Some short men are so insecure about their height that they're quite literally allowing doctors to break their bones during surgical leg-lengthening procedures.
As GQ reports, the excruciating surgery can involve a year of "relentless, ambient" pain during healing — though the orthopedic surgeons who do the leg-lengthening often give their patients pain medicine, per a man who got it done, which raises its own questions about medical ethics.
"They fill you with enough painkillers that it’s bearable," said John Lovedale, a man in his mid-40s described by the magazine as being "built like a saguaro cactus" and looking something like "a brolic Neil deGrasse Tyson." Lovedale, who was five-foot-eight-and-a-half prior to getting the surgery in the fall of 2021 and now stands about five-foot-eleven-and-a-half, told GQ that he stopped taking the medication earlier than he was supposed to out of fear of becoming addicted.
Described as a handsome and successful father of three, the cosmetic leg lengthening surgery recipient said that although he was not far from the average American male height of five-foot-nine, he was still striving to be above average.
"I noticed that taller people just seem to have it easier," Lovedale said, reportedly while laughing. "The world seems to bend for them."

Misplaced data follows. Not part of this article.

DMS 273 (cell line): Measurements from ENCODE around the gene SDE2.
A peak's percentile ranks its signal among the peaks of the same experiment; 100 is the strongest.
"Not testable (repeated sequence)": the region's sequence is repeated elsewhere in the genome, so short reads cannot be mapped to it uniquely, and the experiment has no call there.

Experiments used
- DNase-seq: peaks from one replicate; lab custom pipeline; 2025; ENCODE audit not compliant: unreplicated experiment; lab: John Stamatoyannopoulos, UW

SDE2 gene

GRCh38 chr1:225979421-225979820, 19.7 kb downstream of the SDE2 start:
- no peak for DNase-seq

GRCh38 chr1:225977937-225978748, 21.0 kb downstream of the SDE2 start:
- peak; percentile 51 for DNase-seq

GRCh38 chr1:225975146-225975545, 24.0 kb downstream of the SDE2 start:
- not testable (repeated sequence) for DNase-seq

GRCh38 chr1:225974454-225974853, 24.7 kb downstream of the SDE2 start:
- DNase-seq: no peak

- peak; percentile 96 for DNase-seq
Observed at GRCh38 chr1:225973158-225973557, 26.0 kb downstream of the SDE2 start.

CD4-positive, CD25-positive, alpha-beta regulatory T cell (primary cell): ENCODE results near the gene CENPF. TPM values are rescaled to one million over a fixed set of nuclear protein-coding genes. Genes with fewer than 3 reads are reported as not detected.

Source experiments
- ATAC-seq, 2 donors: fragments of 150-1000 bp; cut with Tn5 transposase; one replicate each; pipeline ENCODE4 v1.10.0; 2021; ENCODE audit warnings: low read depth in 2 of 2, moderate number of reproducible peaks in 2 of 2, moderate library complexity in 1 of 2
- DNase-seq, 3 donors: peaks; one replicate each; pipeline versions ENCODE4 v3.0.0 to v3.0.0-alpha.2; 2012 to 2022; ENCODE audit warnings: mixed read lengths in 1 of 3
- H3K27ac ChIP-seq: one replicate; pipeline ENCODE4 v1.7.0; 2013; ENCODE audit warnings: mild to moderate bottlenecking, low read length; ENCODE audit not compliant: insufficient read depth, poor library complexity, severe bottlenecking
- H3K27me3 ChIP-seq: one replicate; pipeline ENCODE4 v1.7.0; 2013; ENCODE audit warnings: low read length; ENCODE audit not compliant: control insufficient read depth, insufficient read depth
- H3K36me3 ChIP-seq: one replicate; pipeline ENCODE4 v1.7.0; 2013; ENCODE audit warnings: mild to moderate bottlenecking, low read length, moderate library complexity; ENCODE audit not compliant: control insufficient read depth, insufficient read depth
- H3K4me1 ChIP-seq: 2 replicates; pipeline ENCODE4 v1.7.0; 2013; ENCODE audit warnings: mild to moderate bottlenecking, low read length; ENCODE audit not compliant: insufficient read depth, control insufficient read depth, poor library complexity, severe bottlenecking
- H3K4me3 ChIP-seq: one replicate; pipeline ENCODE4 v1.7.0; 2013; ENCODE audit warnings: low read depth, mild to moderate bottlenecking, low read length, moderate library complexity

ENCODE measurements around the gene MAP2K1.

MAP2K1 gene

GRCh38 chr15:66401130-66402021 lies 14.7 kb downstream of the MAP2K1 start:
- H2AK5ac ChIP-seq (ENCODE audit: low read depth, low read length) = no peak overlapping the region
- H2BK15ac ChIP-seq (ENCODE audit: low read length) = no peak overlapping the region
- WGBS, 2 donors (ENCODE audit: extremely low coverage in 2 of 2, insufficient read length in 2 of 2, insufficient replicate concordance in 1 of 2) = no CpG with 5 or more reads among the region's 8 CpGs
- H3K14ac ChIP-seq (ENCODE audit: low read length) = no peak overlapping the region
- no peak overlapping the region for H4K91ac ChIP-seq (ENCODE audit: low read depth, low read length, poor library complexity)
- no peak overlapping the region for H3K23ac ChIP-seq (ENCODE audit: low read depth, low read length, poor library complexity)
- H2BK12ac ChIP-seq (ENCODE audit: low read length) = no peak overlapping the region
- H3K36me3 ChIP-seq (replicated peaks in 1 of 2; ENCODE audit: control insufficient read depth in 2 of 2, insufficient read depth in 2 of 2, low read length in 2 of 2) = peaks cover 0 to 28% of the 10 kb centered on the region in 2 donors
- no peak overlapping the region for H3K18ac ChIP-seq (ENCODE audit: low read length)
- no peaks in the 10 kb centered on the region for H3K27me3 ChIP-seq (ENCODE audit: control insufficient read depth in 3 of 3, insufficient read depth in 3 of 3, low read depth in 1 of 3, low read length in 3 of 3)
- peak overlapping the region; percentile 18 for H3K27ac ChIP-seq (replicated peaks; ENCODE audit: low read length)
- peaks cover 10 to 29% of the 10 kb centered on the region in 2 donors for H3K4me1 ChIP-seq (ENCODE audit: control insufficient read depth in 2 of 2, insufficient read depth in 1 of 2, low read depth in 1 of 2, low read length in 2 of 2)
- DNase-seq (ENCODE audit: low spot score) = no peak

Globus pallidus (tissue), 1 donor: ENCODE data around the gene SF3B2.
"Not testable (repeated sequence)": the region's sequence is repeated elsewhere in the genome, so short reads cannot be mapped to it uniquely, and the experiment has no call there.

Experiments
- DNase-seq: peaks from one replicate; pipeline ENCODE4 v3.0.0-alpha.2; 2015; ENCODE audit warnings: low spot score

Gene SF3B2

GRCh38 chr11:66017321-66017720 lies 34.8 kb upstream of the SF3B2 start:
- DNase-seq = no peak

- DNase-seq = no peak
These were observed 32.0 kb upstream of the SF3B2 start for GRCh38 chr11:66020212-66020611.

As the report notes, that assessment is not wrong — a 2009 study of Australian men found that men tend to make about $500 less annually for every inch shorter they are than their taller counterparts.
To make the world bend to him, then, Lovedale allowed his legs to be broken.
While limb-lengthening surgeries have been documented in one form or another going back to the 19th century and initially were used as a treatment to help people who had mismatched limb lengths, cosmetic leg lengthening is a relatively new field that has, per GQ, experienced a boom during the COVID-19 pandemic.
Although many short kings have expressed a desire to be taller, the steep cost of the surgery — roughly $75,000, in Lovedale's case — paired with the brutality of the procedure itself and the lengthy and reportedly "excruciating" healing process makes for a hell of a barrier to entry.
In order to make patients taller, doctors like Kevin Debiparshad (or "Dr. D if you're nasty," per GQ) use the surgical equivalent of large handheld drill, which is aptly named a "reamer," to break the recipients' bones and hollow them out so that nails can be implanted in them. Those nails are technically what add to the patients' height, but they must also undergo intensive physical therapy to build enough muscle to support the additional length.
The whole procedure sounds fascinating, if not somewhat macabre. What's perhaps more interesting, however, is why anyone would take on such a huge medical and financial cost to experience the world as a tall person, rather than figure out what it is that makes them insecure about their height in the first place.
READ MORE: I Wish I Was a Little Bit Taller [GQ]
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